Sensing An Unknown Freedom

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            As I followed a Moroccan boy who I had just met through the foreign alleys of Meknes, I realized something big was happening.  We had met him just five minutes earlier when we were introduced by a friend. We shook hands and instantly I became softened by trust.  I didn’t realize I had felt this way until I was fearlessly following him into a taxi, through crowds, and down narrow alleyways of the medina (old town) as he helped us get to our final destination.  He spoke little English, and I barely any Darija, but something magical was there.  Something that defies the stereotypes of the “easy, dumb” American and the “oppressing” Eastern male. A friendship was built instantly, with mutual respect for the other.  Misconceptions and stereotypes were immediately crushed until all that was left was an effortless, fluid trust.
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           I have noticed this trust and respect with all the males I have truly met here in Morocco.  Not just met as passed them in the street, but the ones I actually had conversations with.  I have noticed it in the way the Moroccan women relate to those around them, such as the mothers we have met.  Many people (besides the occasional cat call- which is also prominent in the U.S.)  show great respect for us, making our group of girls feel welcome. This can be seen especially in the younger generation such as the college students who we hangout with and the kind people we talk to in the marketplace.   It seems as though globalization, and forms of social media have helped diminish a lot of stereotypes that people have of American women. Now I am not saying that people are not curious, because they are but it is mostly just a soft “hello” or “welcome”.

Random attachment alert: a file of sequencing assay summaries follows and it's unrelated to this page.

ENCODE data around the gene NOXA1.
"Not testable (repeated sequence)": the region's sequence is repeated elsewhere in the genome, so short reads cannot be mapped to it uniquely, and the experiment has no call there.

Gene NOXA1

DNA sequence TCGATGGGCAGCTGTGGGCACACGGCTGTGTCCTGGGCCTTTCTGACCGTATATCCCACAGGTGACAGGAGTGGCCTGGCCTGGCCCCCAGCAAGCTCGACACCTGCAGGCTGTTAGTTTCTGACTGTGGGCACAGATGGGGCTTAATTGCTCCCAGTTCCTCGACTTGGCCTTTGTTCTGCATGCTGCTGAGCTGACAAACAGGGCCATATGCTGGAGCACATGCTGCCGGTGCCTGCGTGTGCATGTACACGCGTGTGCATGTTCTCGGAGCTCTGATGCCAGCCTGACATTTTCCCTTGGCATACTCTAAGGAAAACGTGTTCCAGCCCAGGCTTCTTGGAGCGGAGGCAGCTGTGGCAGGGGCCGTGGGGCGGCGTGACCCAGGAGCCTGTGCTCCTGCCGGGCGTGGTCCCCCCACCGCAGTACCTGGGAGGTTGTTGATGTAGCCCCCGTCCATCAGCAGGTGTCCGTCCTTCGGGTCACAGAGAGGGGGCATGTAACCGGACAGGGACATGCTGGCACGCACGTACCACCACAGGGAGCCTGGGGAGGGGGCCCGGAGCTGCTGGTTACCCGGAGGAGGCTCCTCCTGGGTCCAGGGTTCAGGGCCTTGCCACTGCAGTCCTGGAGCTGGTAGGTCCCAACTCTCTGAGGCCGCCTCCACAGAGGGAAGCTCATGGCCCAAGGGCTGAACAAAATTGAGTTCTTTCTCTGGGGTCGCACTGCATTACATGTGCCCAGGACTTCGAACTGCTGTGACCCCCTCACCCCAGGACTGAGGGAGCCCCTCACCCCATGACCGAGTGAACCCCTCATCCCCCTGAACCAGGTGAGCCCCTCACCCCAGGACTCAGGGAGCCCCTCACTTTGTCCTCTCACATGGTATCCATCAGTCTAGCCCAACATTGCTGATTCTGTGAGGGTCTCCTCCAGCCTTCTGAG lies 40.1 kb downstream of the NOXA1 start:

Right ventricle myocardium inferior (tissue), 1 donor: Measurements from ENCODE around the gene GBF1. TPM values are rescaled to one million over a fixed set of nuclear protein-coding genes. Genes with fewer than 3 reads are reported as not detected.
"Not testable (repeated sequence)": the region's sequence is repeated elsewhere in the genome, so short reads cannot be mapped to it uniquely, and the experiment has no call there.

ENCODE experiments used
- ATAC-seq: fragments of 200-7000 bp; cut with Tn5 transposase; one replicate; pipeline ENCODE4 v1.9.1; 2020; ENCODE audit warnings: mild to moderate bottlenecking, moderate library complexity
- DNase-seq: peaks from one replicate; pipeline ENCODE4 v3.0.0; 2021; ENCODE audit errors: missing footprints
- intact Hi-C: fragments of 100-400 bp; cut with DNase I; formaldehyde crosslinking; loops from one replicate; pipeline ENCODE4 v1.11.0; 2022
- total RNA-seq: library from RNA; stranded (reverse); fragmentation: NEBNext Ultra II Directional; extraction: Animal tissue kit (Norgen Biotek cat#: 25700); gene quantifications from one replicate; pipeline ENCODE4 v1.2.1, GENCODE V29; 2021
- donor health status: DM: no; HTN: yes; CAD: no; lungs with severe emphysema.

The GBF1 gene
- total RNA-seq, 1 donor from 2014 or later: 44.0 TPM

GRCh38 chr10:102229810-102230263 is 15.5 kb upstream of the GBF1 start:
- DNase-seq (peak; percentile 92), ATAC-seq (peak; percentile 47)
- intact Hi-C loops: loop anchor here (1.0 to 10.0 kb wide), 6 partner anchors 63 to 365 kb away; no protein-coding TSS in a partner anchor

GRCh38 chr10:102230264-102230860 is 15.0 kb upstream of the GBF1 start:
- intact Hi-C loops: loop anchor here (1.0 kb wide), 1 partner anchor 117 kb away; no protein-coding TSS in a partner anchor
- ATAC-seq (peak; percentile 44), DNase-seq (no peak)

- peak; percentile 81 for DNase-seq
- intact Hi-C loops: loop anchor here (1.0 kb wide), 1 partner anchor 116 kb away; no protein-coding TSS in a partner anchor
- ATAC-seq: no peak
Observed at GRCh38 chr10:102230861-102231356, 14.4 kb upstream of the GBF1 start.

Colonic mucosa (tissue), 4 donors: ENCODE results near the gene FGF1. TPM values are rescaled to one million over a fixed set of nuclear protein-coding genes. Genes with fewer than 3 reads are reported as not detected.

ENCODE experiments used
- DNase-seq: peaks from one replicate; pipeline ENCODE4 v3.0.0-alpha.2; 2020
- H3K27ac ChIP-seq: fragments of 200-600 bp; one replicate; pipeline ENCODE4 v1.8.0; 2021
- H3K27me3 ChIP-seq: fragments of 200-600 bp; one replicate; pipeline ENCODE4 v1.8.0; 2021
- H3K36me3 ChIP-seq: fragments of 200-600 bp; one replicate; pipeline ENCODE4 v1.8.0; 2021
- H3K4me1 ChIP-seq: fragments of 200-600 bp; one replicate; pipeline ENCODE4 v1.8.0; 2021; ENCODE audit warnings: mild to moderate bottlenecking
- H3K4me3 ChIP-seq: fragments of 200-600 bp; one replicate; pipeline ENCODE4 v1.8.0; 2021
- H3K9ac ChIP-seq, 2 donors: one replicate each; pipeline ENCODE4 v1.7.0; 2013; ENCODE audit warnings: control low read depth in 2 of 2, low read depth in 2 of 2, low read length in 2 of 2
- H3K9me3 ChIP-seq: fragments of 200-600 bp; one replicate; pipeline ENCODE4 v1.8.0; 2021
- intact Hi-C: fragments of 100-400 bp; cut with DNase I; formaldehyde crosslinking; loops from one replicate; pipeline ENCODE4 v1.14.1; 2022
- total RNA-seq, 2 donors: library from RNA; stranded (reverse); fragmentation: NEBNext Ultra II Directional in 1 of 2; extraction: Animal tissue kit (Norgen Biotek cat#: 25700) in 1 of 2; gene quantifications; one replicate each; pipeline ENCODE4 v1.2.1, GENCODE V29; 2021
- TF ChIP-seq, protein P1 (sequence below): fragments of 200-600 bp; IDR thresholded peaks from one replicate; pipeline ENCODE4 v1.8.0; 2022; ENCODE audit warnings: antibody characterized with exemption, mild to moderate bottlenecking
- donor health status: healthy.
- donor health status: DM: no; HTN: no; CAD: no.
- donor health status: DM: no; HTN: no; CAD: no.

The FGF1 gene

Another instance in which this respect was shown to us happened a few days ago. We were in one of our new friend’s homes surrounded by his beautiful family and I found myself observing the gender relationships . As they were cooking the four of us lunch, we were immersed in conversation with our new friend. We were able to have conversations freely and he wanted to know what we thought about all kinds of topics. He respectfully listened as we opened our minds, sharing our dreams, passions and ideas.  He shared the same with us and the mutual respect/love for one another continued, regardless of the short time that we had known each other.  In America, it may take months to feel the level of comfort that we did in just a day or two with these kind people of the opposite gender here in Morocco.  There were no expectations like a lot most times back home, it was just an easy, blossoming friendship.
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              At the homes of our new friends, we meet the mothers, sisters, brothers and fathers. We meet beautiful women who are free to express their minds and be overwhelmingly, all at once, beautiful inside and out .  On this day, in their home, this was very apparent. As the boy’s mother came out to say hello, she was so welcoming.  In just a few minutes we could feel her happiness radiating, we heard the intelligent thoughts that roll off her tongue and we saw a freed woman.  A woman who seemed to be comfortable in her own skin. These women, these mothers, sisters and friends who we often think of as so oppressed by the males, seem to not be constrained by anything that they don’t allow.  Instead, they show kindness with a level of strength and confidence that I don’t see much in America.
           Previously to this trip and studying other cultures in this class, I would have never thought of American women, myself included, as “trapped”.  Now, I am not so sure.  These Moroccan women are allowed to be both beautiful and smart in a hybrid interwoven identity that most Americans cannot.  Women are seen as precious here, not objects made only to please the male ego.  They don’t have to make an impossible choice between beauty and intelligence, they are respected as women for their thoughts, and unlike Americans, they get wiser and more beautiful in the eyes of others as they age.  Before we all make assumptions, we need to experience.  Experience and conversations are the key to unlocking the misconceptions of the “other” and seeing the beautiful identities that lay underneath.  If love for women and respect became  how we judged others, then I say Moroccans are going for the gold.
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